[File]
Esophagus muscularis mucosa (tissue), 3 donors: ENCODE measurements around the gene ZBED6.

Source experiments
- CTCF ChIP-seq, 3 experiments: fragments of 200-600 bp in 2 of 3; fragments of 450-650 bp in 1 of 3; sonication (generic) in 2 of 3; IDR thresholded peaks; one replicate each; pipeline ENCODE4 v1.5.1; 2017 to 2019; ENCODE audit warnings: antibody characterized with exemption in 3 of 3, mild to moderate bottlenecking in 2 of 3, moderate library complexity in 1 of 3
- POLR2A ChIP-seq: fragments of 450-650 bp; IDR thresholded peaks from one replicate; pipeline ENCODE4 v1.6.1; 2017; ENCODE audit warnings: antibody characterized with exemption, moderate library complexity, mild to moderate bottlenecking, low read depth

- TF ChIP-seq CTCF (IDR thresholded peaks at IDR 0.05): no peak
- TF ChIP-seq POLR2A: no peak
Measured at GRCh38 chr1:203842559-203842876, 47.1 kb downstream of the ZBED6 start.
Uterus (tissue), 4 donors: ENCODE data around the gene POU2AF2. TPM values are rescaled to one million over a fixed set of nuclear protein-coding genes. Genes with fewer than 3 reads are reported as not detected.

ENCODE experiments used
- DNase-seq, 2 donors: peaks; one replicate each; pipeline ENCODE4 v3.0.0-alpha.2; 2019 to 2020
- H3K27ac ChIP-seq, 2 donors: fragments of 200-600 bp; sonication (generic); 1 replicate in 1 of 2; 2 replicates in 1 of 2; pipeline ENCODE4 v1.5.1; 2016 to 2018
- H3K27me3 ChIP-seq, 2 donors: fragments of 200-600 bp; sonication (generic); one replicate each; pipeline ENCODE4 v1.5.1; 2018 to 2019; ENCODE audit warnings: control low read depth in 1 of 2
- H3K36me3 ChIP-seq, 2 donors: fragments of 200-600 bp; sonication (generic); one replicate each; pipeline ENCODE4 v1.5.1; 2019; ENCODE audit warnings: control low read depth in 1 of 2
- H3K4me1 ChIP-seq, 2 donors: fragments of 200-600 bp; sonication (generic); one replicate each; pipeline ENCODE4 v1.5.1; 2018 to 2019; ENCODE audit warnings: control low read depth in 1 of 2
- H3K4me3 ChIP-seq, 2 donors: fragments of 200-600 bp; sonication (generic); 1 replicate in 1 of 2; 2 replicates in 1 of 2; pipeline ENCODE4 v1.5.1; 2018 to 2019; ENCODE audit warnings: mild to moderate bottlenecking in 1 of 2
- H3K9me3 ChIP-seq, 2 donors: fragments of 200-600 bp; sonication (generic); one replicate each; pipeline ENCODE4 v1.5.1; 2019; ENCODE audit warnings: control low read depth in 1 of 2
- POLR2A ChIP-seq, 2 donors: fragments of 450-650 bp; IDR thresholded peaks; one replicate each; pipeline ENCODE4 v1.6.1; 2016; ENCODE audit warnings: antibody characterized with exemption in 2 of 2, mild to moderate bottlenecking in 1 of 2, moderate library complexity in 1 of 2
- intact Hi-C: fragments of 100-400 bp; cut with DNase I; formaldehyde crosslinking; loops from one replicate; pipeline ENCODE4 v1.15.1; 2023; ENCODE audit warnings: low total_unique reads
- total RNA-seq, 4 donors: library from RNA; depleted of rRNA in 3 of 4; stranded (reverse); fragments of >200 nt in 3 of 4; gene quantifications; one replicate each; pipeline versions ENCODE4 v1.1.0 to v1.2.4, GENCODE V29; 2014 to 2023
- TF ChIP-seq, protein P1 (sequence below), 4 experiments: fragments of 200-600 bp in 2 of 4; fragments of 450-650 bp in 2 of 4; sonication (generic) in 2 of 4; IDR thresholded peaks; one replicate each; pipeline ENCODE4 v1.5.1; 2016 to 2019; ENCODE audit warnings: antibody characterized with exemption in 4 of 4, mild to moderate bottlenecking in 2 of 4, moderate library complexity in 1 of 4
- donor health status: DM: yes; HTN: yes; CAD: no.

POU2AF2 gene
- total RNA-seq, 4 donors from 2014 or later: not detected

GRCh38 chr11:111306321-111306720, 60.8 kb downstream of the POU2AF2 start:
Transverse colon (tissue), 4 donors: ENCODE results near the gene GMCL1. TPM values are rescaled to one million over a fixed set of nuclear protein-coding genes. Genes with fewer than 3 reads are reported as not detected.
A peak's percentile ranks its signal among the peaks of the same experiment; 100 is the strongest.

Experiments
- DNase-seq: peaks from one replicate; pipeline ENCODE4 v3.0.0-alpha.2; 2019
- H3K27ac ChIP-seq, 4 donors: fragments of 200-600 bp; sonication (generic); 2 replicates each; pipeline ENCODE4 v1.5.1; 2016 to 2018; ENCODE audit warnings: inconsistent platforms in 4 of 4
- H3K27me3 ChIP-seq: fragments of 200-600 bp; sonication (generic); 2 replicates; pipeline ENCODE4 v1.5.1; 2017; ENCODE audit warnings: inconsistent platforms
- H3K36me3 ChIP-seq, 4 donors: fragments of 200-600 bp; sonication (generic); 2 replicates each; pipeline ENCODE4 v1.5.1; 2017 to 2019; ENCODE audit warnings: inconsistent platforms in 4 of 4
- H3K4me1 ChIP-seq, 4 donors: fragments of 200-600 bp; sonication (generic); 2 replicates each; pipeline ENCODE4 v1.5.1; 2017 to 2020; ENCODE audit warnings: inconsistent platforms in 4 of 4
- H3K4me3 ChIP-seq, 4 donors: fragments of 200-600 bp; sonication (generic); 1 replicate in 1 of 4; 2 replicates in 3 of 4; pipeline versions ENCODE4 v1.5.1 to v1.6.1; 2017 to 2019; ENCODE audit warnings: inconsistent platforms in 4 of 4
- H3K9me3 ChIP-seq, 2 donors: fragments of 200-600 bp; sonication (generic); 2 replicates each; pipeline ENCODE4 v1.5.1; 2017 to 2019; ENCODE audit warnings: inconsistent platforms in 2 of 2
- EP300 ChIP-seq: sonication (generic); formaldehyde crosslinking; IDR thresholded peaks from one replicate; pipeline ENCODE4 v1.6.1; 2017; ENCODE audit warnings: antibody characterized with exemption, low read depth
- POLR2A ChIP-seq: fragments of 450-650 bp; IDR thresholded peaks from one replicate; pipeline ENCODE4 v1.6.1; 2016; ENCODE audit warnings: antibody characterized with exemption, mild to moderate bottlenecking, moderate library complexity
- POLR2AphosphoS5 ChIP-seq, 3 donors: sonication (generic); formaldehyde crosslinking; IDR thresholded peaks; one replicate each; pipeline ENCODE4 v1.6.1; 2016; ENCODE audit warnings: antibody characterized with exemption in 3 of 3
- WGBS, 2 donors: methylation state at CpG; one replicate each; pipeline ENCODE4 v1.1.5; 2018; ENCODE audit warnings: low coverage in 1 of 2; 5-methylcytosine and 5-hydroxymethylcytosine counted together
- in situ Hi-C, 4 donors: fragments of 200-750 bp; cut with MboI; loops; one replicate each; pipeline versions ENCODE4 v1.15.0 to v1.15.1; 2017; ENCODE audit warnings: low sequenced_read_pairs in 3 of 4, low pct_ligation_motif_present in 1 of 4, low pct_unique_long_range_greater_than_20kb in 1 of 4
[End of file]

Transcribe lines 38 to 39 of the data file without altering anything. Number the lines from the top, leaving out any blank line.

- WGBS, 2 donors: methylation state at CpG; one replicate each; pipeline ENCODE4 v1.1.5; 2018; ENCODE audit warnings: low coverage in 1 of 2; 5-methylcytosine and 5-hydroxymethylcytosine counted together
- in situ Hi-C, 4 donors: fragments of 200-750 bp; cut with MboI; loops; one replicate each; pipeline versions ENCODE4 v1.15.0 to v1.15.1; 2017; ENCODE audit warnings: low sequenced_read_pairs in 3 of 4, low pct_ligation_motif_present in 1 of 4, low pct_unique_long_range_greater_than_20kb in 1 of 4